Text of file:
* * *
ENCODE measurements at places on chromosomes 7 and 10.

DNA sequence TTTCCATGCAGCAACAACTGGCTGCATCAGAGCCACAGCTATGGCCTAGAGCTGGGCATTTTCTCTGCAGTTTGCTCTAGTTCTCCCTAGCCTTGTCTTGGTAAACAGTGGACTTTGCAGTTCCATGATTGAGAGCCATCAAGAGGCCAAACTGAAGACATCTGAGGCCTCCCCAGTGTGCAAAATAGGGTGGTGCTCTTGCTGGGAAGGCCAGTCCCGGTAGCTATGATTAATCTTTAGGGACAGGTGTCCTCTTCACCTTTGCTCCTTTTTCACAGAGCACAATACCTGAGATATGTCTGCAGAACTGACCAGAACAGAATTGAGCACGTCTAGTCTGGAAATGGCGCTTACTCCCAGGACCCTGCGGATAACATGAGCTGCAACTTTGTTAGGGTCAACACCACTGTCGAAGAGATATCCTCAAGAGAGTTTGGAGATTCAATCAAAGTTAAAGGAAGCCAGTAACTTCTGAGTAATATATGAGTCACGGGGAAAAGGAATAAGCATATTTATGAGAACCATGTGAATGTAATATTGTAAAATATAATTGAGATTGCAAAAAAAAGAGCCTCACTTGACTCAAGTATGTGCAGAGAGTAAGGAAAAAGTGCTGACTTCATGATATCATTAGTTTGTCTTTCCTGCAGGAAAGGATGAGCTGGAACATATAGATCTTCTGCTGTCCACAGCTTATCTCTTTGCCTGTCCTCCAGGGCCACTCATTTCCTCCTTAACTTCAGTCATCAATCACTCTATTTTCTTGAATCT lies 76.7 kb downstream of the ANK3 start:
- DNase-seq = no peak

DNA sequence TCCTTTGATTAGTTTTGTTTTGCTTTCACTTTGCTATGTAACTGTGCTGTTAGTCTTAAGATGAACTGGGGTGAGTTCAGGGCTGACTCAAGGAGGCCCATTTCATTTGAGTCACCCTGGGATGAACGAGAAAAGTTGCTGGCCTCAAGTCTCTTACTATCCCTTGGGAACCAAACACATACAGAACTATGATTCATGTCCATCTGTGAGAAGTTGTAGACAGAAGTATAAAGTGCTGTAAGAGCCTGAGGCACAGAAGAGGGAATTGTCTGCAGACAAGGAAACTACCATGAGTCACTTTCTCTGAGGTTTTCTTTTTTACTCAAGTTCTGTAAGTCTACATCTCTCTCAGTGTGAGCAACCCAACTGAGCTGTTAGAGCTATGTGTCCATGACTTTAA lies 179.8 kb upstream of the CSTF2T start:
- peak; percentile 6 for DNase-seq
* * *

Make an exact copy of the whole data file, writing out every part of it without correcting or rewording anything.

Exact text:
ENCODE measurements at places on chromosomes 7 and 10.

DNA sequence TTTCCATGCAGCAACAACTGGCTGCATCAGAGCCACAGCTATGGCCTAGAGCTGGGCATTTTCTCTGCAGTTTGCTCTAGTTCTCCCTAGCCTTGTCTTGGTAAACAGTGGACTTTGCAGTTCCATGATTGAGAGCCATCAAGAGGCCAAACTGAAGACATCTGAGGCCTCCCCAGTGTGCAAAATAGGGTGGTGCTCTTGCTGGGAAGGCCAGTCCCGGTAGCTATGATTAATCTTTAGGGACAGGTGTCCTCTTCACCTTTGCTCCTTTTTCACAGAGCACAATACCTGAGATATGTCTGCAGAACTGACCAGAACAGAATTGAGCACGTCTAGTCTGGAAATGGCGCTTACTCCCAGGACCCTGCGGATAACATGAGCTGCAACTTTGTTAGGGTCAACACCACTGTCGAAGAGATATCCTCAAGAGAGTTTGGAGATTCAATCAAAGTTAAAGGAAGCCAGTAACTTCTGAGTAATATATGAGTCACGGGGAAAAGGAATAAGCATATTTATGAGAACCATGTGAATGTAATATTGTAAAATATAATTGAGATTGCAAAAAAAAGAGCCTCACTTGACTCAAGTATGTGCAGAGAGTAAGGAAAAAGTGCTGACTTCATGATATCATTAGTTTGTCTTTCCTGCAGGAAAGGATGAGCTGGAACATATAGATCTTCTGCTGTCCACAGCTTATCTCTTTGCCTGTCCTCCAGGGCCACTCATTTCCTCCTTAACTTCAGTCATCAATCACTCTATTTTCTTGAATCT lies 76.7 kb downstream of the ANK3 start:
- DNase-seq = no peak

DNA sequence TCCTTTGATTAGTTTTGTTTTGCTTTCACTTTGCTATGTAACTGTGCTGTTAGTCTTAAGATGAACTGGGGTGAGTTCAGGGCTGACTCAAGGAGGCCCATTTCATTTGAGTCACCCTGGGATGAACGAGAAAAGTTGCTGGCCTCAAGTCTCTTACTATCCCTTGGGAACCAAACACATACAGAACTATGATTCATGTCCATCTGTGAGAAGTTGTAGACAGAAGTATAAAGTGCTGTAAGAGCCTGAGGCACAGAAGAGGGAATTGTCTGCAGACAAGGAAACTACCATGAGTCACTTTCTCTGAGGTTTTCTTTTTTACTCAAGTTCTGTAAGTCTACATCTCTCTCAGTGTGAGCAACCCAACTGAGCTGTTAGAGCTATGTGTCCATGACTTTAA lies 179.8 kb upstream of the CSTF2T start:
- peak; percentile 6 for DNase-seq